Measuring Price Dispersion of Marijuana
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The intersection of mapping APIs, fast database operations and user engagement offers a lot of very cool crowdsourcing applications ranging from the benign and powerful (Google’s Person Finder) to the minor and questionable (A DUI checkpoints app). Most intriguing in this mix of applications and websites are the unexpected. Clay Shirky spends a bit of time talking about the power of many-to-many communication in fomenting and fostering rapid social action, but even a characterization as broad as that one understates the true range of potential collaboration. As economists we like to talk about communication in information-theoretic terms (if we talk about it at all). The primacy of local information is at the heart of the neoclassical worldview, but in the internet age we have been more focused on information and communication as functions of search costs. Diamond, not Hayek as it were. Part of this willingness to ignore crowdsourced data stems from a deep epistemological distrust of user generated data. Economists like to work with revealed preferences through pricing mechanisms; we aren’t too interested in how much someone claims to value a given good versus what they are willing to pay for that good. But in poor performing markets or goods without real markets we may only have survey data to draw from.
A canonical poorly performing market would be that characterized by repugnant transactions. And we can imagine no larger repugnant market than that for illicit drugs. Enter priceofweed.com, a site where you can report the price paid for various quantities of marijuana across the world (really mostly the US and Canada). I can’t improve much on the google maps applet they use to show average prices per state, but can we draw any conclusions about the market for marijuana from the data on the site? Fortunately for us, their URL and XML structure is very consistent. Each state has a page in a subdirectory of the country and each page includes two tables: the average price paid for various self reported qualities of weed and the individual reports. They report trimmed means (I don’t know their exact methodology, check the blog for more information) for high quality, medium quality and low quality pot along with the sample sizes for each level of quality. In order to extract this information we can use the XML package for R to pull in data from each state and concatenate them into a dataframe.
The above script is pretty rough. I don’t perform any consistency checking for missing values–Alaska does in fact report no low quality weed, what a paradise! I also perform a minimum amount of pre-processing. Each table is entered into R as a list of character vectors. I strip the dollar sign from the price, convert the price and sample size to numeric vectors and enter them into a pre-formed matrix. The
Sys.sleep() function is a clumsy attempt to be a good net-citizen. I don’t want to hammer the server as quickly as my requests are answered, so I can set the value to a few seconds between requests. What do we get as a result?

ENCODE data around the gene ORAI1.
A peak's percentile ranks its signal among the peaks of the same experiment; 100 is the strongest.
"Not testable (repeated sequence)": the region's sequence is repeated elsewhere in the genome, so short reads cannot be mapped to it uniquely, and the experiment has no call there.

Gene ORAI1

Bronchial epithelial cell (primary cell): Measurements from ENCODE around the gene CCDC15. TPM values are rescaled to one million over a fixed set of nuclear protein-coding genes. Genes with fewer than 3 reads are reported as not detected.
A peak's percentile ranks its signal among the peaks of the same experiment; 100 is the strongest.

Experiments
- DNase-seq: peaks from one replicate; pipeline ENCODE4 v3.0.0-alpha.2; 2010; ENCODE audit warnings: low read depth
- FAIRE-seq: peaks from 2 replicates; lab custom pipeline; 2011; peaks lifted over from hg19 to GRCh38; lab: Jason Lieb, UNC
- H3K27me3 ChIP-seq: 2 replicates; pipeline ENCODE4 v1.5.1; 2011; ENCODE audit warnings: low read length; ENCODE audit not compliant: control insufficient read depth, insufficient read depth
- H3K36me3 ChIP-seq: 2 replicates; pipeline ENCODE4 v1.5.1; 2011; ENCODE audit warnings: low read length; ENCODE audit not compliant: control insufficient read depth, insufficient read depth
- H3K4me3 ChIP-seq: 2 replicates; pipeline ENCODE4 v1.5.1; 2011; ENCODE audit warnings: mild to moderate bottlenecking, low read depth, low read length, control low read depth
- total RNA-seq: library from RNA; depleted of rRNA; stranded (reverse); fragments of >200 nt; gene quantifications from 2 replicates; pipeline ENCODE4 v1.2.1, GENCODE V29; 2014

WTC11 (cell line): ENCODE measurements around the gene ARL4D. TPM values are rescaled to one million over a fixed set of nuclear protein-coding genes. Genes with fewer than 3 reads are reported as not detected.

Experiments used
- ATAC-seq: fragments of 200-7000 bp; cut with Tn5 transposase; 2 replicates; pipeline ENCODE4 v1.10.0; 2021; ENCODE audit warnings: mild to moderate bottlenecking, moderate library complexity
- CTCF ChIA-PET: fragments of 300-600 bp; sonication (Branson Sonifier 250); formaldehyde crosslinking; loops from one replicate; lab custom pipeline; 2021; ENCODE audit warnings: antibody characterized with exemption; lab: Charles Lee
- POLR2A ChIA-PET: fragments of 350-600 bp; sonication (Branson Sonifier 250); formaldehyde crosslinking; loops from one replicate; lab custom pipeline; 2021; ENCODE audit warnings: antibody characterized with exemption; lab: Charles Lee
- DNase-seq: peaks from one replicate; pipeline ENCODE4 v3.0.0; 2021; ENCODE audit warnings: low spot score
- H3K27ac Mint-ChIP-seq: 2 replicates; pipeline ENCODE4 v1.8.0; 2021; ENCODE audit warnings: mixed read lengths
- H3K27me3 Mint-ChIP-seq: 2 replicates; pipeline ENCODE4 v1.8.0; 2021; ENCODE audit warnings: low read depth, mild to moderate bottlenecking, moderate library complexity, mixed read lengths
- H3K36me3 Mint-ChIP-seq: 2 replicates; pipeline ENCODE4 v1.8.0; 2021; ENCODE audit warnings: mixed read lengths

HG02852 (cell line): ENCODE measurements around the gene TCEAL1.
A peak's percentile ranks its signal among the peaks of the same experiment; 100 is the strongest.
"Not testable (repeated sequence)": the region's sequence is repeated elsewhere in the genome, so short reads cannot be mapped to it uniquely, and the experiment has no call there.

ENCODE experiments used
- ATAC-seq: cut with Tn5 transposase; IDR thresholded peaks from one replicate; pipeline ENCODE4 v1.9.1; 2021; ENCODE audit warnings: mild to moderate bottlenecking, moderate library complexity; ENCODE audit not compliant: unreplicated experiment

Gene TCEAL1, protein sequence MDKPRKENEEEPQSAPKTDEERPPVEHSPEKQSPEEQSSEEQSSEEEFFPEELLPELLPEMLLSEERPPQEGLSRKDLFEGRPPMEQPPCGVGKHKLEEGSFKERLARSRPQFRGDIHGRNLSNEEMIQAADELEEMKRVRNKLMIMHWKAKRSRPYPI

Alarm bells should be ringing for the social scientists in the room. It sure looks like a predominance of the data comes from people reporting to have purchased “high quality” weed. In fact if we poke through the reported sample sizes (with something like
apply(weed.prices.df[,4:6],2,sum)) we find that 10 times as many people reported buying high quality weed than low quality weed and twice as many reported buying high quality than medium quality. Perhaps the fundamental skepticism from economists is warranted. But this is a solvable problem. If we assume that users aren’t actually truthfully reporting high and medium quality as distinct from each other and are drastically under-reporting low quality purchase (after all who wants to tell even a computer that they bought crappy weed?) then we can get a decent aggregated sample for each state of the prices paid. So we just compute a weighted average for medium and high quality weed.
A slightly bimodal distribution but probably a much clearer picture of actual prices out there. The bulk of our distribution is between 300 and 400 dollars an ounce with peaks at ~$300 and ~$380. If you looked at the price of weed map you can see that a great deal of this variation is regional. Prices for marijuana in the Northeast and the rest of the Atlantic seaboard are high while prices in the Pacific Northwest are very low. Like any drug market the price differences are probably a supply story. Laws on cultivating and possession of marijuana are less severe and less uniformly enforced on the west coast as compared to New England or the South. In a market characterized by many sellers and many buyers with (relatively) homogeneous goods, this will drive the price up pretty neatly. Especially if you have federal trafficking laws serving as a constraint on arbitrage.
Knowing this we can look at the distribution of prices within regions. Here I am just using the R constants for regions (